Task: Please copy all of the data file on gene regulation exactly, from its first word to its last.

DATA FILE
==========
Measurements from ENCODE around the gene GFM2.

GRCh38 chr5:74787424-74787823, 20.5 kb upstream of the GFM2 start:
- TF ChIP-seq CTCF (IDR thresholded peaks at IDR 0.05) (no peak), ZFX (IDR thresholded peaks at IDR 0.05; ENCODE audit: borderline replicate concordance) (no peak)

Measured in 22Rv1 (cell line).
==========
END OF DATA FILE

Measurements from ENCODE around the gene GFM2.

GRCh38 chr5:74787424-74787823, 20.5 kb upstream of the GFM2 start:
- TF ChIP-seq CTCF (IDR thresholded peaks at IDR 0.05) (no peak), ZFX (IDR thresholded peaks at IDR 0.05; ENCODE audit: borderline replicate concordance) (no peak)

Measured in 22Rv1 (cell line).